Covey Christ is one of pro wrestling’s most interesting characters, both in and out of the ring. He is as complex as any man out there in the world of professional wrestling. As Covey Christ, he’s as tough as nails and originally modelled in the image of a “Satan incarnate.” Despite this sense of spiritual guidance being the second coming of the devil, Christ has shown that he is, in fact, vulnerable in human form when he steps in the ring.
More recently, Christ has been transitioning his wrestling character to implement a little more of who he is as a human being. Covey Steele, the person, is really an intelligent man who loves his own fair share of nerdy stuff. Of course, pro wrestling is up there, but Steele is also a student, writer, sports fan, and loving boyfriend to his partner Samantha. When he’s not wrestling, Steele keeps to himself and his small circle… away from the bright lights of the wrestling scene.
Steele began his journey in 2001, wrestling for a very small independent promotion in the Maritimes.
“I had my first match on April 21, 2001, on Cape Breton Island, when I was 15. I wrestled for a few years on the Maritimes before I went away to an actual wrestling school,” Steele said. “I did like 50 shows for that small promotion, but we were far from well trained. Trained by a guy who was trained by a guy who was trained by another guy. Then, I went to Can-Am when I was 18. I spent three years there with Scott D’Amore, Johnny Devine, Tyson Dux, Alex Shelley, Petey Williams, Crimson, Chris Sabin, Joe Doering… it was a who’s-who of wrestlers coming out of that school.”
“Covey was a great student! A true wrestle sponge I call them, soaking up any and every bit of knowledge and information he can use to better himself,” said Johnny Devine, one of Steele’s earliest trainers back at Can-Am. “And look how successful he has been. I look forward to what the future brings him. He has my full confidence and support.”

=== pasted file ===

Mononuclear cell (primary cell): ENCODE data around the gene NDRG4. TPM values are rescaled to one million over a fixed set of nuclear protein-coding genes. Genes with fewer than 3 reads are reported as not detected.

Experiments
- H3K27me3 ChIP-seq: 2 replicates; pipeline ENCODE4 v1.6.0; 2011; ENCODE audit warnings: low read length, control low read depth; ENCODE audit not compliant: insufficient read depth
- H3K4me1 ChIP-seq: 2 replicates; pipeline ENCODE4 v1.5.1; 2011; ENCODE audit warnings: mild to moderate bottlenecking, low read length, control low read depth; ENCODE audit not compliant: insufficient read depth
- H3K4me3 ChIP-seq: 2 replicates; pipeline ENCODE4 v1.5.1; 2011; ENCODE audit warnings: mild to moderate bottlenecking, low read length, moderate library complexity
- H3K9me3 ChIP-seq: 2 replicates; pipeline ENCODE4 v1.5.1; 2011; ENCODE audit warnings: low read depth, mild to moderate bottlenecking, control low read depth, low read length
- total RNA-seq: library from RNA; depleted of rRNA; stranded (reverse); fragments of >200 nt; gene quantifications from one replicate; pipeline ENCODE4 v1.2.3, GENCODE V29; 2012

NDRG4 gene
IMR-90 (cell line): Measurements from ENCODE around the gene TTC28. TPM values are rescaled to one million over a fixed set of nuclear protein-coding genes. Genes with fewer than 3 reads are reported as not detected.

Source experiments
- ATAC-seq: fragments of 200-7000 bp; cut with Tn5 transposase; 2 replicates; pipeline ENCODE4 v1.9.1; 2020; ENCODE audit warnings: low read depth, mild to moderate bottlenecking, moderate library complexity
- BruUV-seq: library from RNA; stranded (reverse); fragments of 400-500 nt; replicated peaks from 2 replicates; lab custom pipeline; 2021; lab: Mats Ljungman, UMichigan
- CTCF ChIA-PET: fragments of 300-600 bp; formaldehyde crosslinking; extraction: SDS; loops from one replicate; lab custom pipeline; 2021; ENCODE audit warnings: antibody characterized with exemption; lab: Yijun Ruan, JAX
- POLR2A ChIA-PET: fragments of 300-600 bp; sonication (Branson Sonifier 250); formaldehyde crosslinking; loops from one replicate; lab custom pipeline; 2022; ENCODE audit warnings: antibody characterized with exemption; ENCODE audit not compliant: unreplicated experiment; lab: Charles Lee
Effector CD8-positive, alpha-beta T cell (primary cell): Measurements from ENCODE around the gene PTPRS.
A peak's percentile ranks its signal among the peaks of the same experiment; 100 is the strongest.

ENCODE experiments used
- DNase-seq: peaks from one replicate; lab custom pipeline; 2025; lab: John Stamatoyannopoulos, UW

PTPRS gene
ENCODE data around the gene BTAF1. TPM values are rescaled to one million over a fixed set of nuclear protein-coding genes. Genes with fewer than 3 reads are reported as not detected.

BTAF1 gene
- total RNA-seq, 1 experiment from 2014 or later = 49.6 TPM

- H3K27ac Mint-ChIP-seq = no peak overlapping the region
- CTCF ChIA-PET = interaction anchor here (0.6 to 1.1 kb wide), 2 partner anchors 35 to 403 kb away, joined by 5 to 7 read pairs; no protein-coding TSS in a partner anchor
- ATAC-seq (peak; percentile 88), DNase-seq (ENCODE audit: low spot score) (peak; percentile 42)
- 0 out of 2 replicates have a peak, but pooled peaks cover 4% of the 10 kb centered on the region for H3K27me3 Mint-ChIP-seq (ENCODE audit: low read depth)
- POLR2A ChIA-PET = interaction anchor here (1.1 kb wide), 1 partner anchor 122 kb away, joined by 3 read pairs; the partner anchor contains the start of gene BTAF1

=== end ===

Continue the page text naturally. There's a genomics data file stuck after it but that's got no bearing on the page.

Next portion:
At that time, Steele was still trying to find himself as a wrestler, being such a young teen and yet to establish a real physique for the wrestling ring.
“I was this 18-year-old, 110 pound kid (chuckles). But man, I was like the happiest kid in the world,” Steele said. “Scott D’Amore, I love him to death, such a great dude. He would always say when I came into the school, (in a Scott D’Amore-esque impersonation), ‘Kid, what am I supposed to do with you? How do I make any money off of you? I put you out there, you’re 110 pounds, you look like the kid that drops off my papers at home. You look like my paper boy! That’s the only gimmick I could ever give to you.””
D’Amore would christen Steele with the paper boy name for the three years he spent at Can-Am Wrestling School. His original character coming up was proposed to be a “festival kid” named KC Covey, but Steele knew this wasn’t him. He was still in character purgatory until he was inspired by the biblical story of Job.
“Basically the story of Job explains how Satan became Satan. Essentially, Covey Christ, the character, is Satan landing on Earth,” Steele said. “In his mind, he’s more powerful than the people around him… but he’s just a human. So I’m a 5’10, 175 pound man, but in my mind, I’m this 6’6, 360 pound giant that can take on anybody. I can come face to face with anybody and there’s no fear as a person. Until… they start beating the s*** outta me (chuckles). In my mind, I’m Satan. In my mind, I’m all-powerful. And they show me in a mortal body. So it allowed me to be this sort of cartoonish, over-the-top type of character.”
Like many other young wrestling fans, Steele watched the major promotions like WWF and WCW growing up, but as he grew older, he began to appreciate and admire other forms of professional wrestling.